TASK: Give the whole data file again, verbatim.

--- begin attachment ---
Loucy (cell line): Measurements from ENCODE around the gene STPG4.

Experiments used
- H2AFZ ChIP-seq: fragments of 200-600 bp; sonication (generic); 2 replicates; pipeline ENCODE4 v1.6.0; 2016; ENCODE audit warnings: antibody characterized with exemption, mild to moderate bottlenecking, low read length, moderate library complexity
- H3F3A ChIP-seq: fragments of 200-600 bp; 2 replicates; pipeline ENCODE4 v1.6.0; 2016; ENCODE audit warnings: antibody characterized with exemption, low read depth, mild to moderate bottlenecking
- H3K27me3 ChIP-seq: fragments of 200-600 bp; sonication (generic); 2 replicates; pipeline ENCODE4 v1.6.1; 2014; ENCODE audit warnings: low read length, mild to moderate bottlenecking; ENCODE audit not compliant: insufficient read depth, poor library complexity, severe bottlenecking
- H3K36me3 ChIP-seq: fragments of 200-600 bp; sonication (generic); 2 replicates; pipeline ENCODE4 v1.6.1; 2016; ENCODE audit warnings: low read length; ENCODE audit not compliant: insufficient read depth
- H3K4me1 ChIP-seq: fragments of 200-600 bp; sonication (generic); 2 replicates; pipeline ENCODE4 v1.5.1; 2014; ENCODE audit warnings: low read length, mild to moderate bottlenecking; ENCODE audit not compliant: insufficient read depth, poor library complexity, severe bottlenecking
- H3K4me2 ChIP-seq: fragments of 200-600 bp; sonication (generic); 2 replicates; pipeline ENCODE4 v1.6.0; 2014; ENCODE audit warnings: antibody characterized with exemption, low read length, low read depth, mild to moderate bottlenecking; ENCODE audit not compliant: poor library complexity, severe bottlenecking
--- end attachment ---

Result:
Loucy (cell line): Measurements from ENCODE around the gene STPG4.

Experiments used
- H2AFZ ChIP-seq: fragments of 200-600 bp; sonication (generic); 2 replicates; pipeline ENCODE4 v1.6.0; 2016; ENCODE audit warnings: antibody characterized with exemption, mild to moderate bottlenecking, low read length, moderate library complexity
- H3F3A ChIP-seq: fragments of 200-600 bp; 2 replicates; pipeline ENCODE4 v1.6.0; 2016; ENCODE audit warnings: antibody characterized with exemption, low read depth, mild to moderate bottlenecking
- H3K27me3 ChIP-seq: fragments of 200-600 bp; sonication (generic); 2 replicates; pipeline ENCODE4 v1.6.1; 2014; ENCODE audit warnings: low read length, mild to moderate bottlenecking; ENCODE audit not compliant: insufficient read depth, poor library complexity, severe bottlenecking
- H3K36me3 ChIP-seq: fragments of 200-600 bp; sonication (generic); 2 replicates; pipeline ENCODE4 v1.6.1; 2016; ENCODE audit warnings: low read length; ENCODE audit not compliant: insufficient read depth
- H3K4me1 ChIP-seq: fragments of 200-600 bp; sonication (generic); 2 replicates; pipeline ENCODE4 v1.5.1; 2014; ENCODE audit warnings: low read length, mild to moderate bottlenecking; ENCODE audit not compliant: insufficient read depth, poor library complexity, severe bottlenecking
- H3K4me2 ChIP-seq: fragments of 200-600 bp; sonication (generic); 2 replicates; pipeline ENCODE4 v1.6.0; 2014; ENCODE audit warnings: antibody characterized with exemption, low read length, low read depth, mild to moderate bottlenecking; ENCODE audit not compliant: poor library complexity, severe bottlenecking